I would also say that, I mean, Tencent, they're innovating a lot. Like, it's just because of the ecosystem that they've built. A lot of the innovation that's going on, I would say, the step-by-step pattern is this. First, it starts with technological change, and then once new technology is built that enables new things, new business models are enabled. And then, once those two pieces are clicked-in, there's new technology that enables new business models, then the actual creators go out and build new types of games or new types of experiences. So, I think that a lot of -- like, the public companies that are out there, they're kind of in that third step, just kind of waiting for other people to innovate on the technology and pioneer new business models.

But it's really a lot of the private businesses, like Epic Games, that are doing really interesting things at the infrastructure level that [laughs] potentially have much bigger effects on the industry as a whole. And Tim Sweeney, the CEO of Epic Games, he's a huge proponent of what he calls the metaverse, which essentially is, kind of, like an evolution of the internet, where it's more immersive, more digital, like you go through different devices have -- like, you can work online, play online, lots of different things. And I think the enablers of that are going to be really big winners, but we're still waiting to see who those are and waiting for some of those companies to go public.

Game engines, like, that's a big piece of who is innovating. So, we might see a Unity IPO in the next year or so, and that's the dominant game engine for mobile, which is the largest and fastest-growing corner of the gaming industry. So, I think that we will see more things as gaming goes more mainstream, which COVID has accelerated, and a lot of these companies start building bigger brands and going public, it's going to get more interesting to public market investors.

But for now, I mean, the big gaming companies, there's nothing wrong with them, really, like, EA, fantastic business; Activision, fantastic business; Zynga, Take-Two, they're all fantastic businesses. So, [laughs] I can quibble about I don't see enough innovation from those companies compared to who else is innovating, like, I have my money in those companies, I think all four of those companies I just mentioned. So, I still think the opportunity is pretty strong there.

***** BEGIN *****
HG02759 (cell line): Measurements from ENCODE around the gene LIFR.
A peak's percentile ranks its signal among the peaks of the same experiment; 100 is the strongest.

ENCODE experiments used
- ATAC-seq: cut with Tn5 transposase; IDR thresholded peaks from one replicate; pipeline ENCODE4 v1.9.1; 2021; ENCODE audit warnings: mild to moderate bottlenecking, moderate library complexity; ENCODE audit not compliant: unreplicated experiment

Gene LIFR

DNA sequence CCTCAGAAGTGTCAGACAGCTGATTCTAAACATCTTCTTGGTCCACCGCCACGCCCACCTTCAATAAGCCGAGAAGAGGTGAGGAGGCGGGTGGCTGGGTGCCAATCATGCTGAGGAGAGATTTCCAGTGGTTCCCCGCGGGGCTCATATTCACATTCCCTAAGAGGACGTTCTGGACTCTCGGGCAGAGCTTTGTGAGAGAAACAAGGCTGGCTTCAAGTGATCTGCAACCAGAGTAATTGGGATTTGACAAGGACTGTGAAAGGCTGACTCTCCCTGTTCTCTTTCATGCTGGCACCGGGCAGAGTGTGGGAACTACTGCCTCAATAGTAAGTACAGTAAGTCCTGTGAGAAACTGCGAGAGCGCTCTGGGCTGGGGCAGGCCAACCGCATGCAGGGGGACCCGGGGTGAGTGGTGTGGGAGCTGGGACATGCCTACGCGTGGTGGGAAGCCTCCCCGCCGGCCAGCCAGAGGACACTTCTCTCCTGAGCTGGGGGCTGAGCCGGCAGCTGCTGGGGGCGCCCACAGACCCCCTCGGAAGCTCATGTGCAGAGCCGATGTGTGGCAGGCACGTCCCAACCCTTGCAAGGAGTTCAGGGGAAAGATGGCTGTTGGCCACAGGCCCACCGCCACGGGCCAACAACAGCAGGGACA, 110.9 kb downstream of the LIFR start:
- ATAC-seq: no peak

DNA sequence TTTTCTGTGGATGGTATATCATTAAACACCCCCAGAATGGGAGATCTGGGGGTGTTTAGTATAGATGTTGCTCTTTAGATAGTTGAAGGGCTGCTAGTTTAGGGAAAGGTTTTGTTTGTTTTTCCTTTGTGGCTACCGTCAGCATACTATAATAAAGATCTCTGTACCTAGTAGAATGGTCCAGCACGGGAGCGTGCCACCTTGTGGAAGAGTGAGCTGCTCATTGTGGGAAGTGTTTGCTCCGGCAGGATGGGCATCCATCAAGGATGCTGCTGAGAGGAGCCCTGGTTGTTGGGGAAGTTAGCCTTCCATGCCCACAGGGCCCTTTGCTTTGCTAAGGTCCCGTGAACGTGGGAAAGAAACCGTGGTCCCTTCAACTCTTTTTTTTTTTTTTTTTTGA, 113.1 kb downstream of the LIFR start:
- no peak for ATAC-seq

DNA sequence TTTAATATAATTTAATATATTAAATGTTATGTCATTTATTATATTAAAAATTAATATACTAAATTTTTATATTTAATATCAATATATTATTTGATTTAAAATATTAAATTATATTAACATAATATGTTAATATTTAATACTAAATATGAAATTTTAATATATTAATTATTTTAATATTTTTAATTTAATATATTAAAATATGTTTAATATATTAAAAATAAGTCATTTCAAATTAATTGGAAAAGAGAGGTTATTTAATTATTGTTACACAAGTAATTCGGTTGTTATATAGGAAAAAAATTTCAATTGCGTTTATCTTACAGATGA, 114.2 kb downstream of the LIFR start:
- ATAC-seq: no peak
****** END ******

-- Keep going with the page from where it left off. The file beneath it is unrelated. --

Flippen: I can't wait to see what the future holds for a lot of these companies, especially if we end up having a Unity IPO, you will definitely have to make a reappearance here on Industry Focus if that happens, but until then, Aaron, as always, thank you so much for taking your time to join today.

Bush: Thanks for having me, Emily, it was fun.

Flippen: Listeners, that does it for this episode of Industry Focus. If you want to hear more from Aaron, definitely check out Master the Meta; I'll include that link in the description for today's episode. And if you have any questions just for us, for our team here, you want to reach out and say, "Hi!" you can always shoot us an email at [email protected] or tweet us @MFIndustryFocus.

As always, people on the program may own companies discussed on the show, and The Motley Fool may have formal recommendations for or against any stocks mentioned, so don't buy or sell anything based solely on what you hear.

Thanks to Tim Sparks for his work behind the screen today. For Aaron Bush, I'm Emily Flippen, thanks for listening, and Fool on!